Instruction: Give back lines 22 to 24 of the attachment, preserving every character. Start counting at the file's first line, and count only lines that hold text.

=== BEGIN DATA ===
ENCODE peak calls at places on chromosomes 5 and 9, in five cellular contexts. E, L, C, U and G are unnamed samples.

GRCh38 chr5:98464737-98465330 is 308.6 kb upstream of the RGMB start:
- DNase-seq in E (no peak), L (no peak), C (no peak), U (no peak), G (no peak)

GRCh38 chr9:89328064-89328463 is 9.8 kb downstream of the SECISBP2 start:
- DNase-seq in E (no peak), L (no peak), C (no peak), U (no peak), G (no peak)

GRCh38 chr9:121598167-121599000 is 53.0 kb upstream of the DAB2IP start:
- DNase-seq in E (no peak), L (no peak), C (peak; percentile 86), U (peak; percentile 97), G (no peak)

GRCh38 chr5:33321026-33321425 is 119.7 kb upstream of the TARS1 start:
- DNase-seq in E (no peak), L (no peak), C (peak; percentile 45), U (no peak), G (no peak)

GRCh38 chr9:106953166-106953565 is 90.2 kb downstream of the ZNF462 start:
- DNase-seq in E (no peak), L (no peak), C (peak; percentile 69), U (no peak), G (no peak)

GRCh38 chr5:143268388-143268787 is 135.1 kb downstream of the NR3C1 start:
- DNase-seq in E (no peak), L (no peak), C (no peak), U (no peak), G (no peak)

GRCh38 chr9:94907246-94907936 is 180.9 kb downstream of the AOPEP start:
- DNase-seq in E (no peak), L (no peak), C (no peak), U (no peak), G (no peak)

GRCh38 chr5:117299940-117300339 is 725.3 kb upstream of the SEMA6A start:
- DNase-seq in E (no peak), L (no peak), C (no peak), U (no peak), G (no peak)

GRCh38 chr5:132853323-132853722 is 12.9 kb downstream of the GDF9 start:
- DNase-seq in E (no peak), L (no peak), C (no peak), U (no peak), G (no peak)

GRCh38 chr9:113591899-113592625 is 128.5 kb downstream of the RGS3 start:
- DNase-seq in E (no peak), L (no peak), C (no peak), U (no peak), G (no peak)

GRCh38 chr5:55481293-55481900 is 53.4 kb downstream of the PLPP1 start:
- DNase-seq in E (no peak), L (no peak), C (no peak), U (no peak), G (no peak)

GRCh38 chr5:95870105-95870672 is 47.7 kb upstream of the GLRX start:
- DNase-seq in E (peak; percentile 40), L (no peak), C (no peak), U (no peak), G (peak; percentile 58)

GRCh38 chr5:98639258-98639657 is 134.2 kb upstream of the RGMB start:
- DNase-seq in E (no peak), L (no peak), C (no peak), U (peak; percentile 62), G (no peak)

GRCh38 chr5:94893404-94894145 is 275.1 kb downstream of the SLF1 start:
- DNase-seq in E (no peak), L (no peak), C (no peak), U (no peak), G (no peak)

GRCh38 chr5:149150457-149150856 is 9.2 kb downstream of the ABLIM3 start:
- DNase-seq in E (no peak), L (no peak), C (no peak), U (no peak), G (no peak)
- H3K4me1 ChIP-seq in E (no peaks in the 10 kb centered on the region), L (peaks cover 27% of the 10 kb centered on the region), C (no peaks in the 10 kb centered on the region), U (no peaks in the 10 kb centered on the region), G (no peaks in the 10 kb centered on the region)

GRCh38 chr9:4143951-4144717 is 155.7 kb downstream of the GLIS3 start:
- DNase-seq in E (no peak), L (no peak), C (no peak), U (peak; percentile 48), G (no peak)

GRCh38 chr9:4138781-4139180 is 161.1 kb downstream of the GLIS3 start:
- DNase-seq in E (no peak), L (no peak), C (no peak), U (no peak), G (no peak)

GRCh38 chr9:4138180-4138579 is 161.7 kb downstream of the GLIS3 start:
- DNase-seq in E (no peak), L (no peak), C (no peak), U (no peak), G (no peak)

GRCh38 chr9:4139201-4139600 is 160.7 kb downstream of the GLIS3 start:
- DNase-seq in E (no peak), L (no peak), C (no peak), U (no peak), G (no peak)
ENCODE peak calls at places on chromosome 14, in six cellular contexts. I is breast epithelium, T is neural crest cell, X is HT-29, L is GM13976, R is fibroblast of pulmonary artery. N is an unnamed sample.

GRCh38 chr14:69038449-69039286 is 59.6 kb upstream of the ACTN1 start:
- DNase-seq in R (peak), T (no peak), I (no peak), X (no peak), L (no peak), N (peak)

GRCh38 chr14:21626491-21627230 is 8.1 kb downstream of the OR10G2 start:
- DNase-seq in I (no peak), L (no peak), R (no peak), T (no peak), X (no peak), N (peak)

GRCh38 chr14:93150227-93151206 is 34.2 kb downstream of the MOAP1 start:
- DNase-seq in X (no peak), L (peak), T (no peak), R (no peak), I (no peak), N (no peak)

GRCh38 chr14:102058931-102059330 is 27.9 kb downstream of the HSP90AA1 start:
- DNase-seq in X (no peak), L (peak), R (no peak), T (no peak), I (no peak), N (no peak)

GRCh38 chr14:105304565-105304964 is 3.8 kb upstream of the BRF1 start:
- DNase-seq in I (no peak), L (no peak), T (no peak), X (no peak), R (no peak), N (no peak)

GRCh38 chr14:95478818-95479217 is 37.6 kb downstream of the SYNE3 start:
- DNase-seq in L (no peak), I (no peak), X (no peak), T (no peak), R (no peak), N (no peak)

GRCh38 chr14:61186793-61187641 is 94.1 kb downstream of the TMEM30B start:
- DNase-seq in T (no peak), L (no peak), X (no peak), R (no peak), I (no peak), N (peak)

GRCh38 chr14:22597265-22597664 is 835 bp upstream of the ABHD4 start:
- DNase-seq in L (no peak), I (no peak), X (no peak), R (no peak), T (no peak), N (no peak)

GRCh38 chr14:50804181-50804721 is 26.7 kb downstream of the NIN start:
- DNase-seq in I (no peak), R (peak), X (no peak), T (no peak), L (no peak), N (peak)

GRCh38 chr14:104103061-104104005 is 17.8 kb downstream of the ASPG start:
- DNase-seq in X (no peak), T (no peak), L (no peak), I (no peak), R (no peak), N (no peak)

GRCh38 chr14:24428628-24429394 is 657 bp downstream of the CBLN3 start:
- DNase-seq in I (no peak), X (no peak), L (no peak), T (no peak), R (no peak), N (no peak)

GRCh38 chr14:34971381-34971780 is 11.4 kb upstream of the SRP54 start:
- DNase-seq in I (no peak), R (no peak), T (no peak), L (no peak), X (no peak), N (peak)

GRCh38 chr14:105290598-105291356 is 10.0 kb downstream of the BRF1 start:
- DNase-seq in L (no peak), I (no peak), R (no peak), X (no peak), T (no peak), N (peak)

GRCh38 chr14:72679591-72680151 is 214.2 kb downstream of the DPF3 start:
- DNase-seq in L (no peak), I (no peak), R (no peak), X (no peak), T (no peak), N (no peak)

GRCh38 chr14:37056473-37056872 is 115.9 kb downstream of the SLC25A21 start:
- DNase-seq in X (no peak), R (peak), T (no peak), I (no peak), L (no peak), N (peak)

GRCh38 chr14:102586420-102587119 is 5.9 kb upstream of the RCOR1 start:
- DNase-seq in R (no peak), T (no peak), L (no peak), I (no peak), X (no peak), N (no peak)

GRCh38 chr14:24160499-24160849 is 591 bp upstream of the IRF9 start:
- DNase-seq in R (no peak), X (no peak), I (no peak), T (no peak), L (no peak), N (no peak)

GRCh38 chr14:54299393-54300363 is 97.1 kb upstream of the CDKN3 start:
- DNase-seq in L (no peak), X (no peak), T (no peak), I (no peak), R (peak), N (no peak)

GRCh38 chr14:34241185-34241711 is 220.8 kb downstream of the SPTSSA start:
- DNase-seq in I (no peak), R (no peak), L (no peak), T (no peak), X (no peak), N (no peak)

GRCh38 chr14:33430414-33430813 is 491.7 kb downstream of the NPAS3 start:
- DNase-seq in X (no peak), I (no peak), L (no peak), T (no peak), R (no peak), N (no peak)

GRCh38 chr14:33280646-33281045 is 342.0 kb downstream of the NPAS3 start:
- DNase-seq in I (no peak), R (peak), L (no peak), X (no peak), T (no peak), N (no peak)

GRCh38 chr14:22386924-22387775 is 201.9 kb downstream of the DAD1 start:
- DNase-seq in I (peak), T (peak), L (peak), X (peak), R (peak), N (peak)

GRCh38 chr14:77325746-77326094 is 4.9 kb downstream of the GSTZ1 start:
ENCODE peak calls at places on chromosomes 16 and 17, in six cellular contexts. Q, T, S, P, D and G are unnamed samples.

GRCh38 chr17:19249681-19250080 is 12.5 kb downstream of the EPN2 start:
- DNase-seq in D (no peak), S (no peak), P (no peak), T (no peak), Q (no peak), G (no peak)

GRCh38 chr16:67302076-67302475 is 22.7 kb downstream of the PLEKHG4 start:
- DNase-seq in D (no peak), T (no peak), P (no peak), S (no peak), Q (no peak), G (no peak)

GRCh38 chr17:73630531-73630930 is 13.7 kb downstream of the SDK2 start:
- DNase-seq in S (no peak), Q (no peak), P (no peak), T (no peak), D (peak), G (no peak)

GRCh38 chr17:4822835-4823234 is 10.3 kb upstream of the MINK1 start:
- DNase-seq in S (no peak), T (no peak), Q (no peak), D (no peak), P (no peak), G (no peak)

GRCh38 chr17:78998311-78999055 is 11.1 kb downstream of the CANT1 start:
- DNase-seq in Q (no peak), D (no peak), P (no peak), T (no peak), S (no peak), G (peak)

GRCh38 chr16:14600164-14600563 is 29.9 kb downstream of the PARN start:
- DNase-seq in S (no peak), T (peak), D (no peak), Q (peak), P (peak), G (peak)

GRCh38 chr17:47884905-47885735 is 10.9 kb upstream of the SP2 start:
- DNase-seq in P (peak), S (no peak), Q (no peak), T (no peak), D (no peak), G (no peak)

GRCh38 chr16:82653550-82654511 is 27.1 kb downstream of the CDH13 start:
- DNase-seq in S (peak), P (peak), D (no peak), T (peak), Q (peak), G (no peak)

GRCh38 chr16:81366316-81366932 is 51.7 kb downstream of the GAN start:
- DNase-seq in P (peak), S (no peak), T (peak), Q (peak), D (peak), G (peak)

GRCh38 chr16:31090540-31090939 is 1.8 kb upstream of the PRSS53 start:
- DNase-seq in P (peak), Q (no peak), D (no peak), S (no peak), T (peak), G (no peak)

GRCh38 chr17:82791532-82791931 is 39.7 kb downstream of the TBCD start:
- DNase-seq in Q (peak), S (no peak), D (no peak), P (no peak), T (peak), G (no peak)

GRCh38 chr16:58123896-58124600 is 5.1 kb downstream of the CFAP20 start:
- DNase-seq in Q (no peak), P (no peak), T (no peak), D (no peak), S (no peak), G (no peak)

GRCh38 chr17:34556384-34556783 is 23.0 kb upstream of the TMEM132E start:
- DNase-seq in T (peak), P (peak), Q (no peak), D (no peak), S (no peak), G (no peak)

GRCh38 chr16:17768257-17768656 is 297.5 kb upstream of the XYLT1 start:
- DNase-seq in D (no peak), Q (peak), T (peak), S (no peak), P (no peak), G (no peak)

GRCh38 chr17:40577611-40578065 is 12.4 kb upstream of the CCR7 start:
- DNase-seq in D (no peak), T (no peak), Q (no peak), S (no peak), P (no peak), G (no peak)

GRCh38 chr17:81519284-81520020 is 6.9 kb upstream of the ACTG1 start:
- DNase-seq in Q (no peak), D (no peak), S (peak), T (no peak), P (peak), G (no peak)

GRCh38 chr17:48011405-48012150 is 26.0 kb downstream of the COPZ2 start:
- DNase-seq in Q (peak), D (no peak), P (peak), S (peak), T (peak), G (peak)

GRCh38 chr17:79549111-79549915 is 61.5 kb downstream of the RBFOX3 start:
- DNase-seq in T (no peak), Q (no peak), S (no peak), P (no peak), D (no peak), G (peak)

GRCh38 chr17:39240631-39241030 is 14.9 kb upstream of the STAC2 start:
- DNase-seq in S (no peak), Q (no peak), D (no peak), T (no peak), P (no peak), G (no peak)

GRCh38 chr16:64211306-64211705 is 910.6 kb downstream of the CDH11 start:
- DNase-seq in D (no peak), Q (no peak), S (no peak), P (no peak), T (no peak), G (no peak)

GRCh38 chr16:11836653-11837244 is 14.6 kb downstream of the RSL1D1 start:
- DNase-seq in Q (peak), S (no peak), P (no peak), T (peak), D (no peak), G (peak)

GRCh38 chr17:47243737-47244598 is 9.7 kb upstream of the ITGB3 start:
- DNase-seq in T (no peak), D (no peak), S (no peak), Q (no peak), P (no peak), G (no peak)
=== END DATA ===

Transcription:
GRCh38 chr5:55481293-55481900 is 53.4 kb downstream of the PLPP1 start:
- DNase-seq in E (no peak), L (no peak), C (no peak), U (no peak), G (no peak)

GRCh38 chr5:95870105-95870672 is 47.7 kb upstream of the GLRX start: